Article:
Haley: If diplomacy doesn't work, Mattis will 'take care of' North Korea

Haley: If diplomacy doesn't work, Mattis will 'take care of' North Korea
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U.S. Ambassador to the United Nations Nikki HaleyNimrata (Nikki) HaleyPresident Trump at the UN General Assembly — Making the UN great again? Iran’s Revolutionary Guards warns US, Israel of ‘crushing and devastating’ response to parade attack The Hill's Morning Report — Ford, Kavanaugh to testify Thursday as another accuser comes forward MORE said that if diplomatic measures with North Korea continue to fail, Defense Secretary James MattisJames Norman MattisOvernight Defense — Presented by Raytheon — Trump returns to UN praising Kim | Iran in crosshairs later this week | US warns Russia on missile defense in Syria Bolton: Russian missile system sale to Syria a 'significant escalation' Overnight Defense: Trump identifies first soldier remains from North Korea | New cyber strategy lets US go on offense | Army chief downplays talk of 'Fort Trump' MORE is ready to "take care" of the situation.

"We wanted to be responsible and go through all diplomatic means to get their attention first. If that doesn't work, Gen. Mattis will take care of it," Haley told CNN's Dana Bash on "State of the Union." 

"If North Korea keeps on with this reckless behavior, the United States has to defend itself or defend its allies in anyway, North Korea will be destroyed, and we know that and none of us want that. None of us want war," she continued.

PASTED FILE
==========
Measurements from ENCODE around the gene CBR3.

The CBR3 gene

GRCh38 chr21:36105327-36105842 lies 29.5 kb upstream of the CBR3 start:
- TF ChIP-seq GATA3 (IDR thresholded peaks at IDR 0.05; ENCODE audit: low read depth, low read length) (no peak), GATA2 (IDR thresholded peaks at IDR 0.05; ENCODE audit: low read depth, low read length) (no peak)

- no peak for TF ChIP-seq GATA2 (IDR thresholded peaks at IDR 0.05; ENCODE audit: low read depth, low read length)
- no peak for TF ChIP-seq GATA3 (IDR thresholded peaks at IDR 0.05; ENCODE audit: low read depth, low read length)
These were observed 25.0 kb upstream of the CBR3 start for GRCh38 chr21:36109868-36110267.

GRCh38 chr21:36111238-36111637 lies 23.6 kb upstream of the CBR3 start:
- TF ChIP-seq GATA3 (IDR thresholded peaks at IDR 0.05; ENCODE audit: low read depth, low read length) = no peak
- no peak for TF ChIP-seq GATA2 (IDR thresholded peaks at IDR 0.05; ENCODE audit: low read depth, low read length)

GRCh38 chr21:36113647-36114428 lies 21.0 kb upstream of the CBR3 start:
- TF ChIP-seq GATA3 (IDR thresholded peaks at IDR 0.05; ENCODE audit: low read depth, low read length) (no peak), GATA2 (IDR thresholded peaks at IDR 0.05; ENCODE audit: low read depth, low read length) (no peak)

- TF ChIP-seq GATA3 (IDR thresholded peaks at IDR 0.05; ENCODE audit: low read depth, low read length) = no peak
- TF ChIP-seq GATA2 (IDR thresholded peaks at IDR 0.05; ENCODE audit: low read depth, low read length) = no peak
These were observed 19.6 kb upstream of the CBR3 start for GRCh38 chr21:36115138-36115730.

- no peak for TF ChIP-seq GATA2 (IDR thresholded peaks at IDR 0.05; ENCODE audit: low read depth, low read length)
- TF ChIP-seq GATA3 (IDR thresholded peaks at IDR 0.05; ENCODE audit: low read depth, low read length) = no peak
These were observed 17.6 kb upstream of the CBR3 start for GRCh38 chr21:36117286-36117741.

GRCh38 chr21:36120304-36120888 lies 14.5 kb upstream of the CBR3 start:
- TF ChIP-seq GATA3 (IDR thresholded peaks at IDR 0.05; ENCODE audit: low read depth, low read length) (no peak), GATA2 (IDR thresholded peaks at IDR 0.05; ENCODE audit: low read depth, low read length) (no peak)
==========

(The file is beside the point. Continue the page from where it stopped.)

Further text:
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Haley's comments come days after North Korea launched its second ballistic missile over Japanese airspace in a month. 

The international community has looked to increase pressure on Pyongyang after the nation conducted a nuclear test earlier this month. North Korea claimed it successfully tested a hydrogen bomb.

North Korea's rapidly increasing nuclear aggression spurred international condemnation and fresh United Nations Security Council sanctions. Haley said "everybody" agrees the intense sanctions placed on North Korea are a big deal, despite President Trump questioning their impact earlier in the week.

“It’s just another very small step. Not a big deal," he told reporters. "I don’t know if it has any impact, but certainly it was nice to get a 15-0 vote."

Trump has repeatedly refused to rule out a military strike on North Korea's nuclear facilities. 

The president said last August if the country continued to threaten the U.S. and its allies, the U.S. would respond with "fire and fury."

"It was not an empty threat," Haley said Sunday of the president's comment.

Appearing Sunday on ABC's "This Week," Trump's national security adviser, H.R. McMaster, reiterated that "all options are on the table" when it comes to addressing the North Korean threat.

— Mallory Shelbourne contributed.